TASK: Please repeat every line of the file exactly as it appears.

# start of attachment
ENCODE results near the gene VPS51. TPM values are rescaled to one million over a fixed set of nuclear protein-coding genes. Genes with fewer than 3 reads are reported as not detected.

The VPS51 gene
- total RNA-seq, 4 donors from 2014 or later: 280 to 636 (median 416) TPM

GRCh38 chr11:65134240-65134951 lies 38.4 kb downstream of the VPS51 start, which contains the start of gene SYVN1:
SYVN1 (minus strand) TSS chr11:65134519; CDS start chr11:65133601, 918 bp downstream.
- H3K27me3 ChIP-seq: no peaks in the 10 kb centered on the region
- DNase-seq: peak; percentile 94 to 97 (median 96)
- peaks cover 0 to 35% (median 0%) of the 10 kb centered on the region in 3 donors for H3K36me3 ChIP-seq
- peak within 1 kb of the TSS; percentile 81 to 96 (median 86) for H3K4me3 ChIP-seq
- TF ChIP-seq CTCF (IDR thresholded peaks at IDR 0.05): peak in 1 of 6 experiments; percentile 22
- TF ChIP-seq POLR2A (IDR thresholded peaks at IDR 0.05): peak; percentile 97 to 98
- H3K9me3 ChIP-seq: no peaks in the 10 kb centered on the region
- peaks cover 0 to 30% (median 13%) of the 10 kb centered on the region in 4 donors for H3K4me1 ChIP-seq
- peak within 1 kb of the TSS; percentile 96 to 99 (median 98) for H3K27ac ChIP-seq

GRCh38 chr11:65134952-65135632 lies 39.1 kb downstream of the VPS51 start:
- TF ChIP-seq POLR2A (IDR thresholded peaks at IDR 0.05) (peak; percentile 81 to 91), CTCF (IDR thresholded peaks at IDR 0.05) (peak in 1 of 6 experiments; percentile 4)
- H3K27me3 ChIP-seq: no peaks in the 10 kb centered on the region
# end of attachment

ENCODE results near the gene VPS51. TPM values are rescaled to one million over a fixed set of nuclear protein-coding genes. Genes with fewer than 3 reads are reported as not detected.

The VPS51 gene
- total RNA-seq, 4 donors from 2014 or later: 280 to 636 (median 416) TPM

GRCh38 chr11:65134240-65134951 lies 38.4 kb downstream of the VPS51 start, which contains the start of gene SYVN1:
SYVN1 (minus strand) TSS chr11:65134519; CDS start chr11:65133601, 918 bp downstream.
- H3K27me3 ChIP-seq: no peaks in the 10 kb centered on the region
- DNase-seq: peak; percentile 94 to 97 (median 96)
- peaks cover 0 to 35% (median 0%) of the 10 kb centered on the region in 3 donors for H3K36me3 ChIP-seq
- peak within 1 kb of the TSS; percentile 81 to 96 (median 86) for H3K4me3 ChIP-seq
- TF ChIP-seq CTCF (IDR thresholded peaks at IDR 0.05): peak in 1 of 6 experiments; percentile 22
- TF ChIP-seq POLR2A (IDR thresholded peaks at IDR 0.05): peak; percentile 97 to 98
- H3K9me3 ChIP-seq: no peaks in the 10 kb centered on the region
- peaks cover 0 to 30% (median 13%) of the 10 kb centered on the region in 4 donors for H3K4me1 ChIP-seq
- peak within 1 kb of the TSS; percentile 96 to 99 (median 98) for H3K27ac ChIP-seq

GRCh38 chr11:65134952-65135632 lies 39.1 kb downstream of the VPS51 start:
- TF ChIP-seq POLR2A (IDR thresholded peaks at IDR 0.05) (peak; percentile 81 to 91), CTCF (IDR thresholded peaks at IDR 0.05) (peak in 1 of 6 experiments; percentile 4)
- H3K27me3 ChIP-seq: no peaks in the 10 kb centered on the region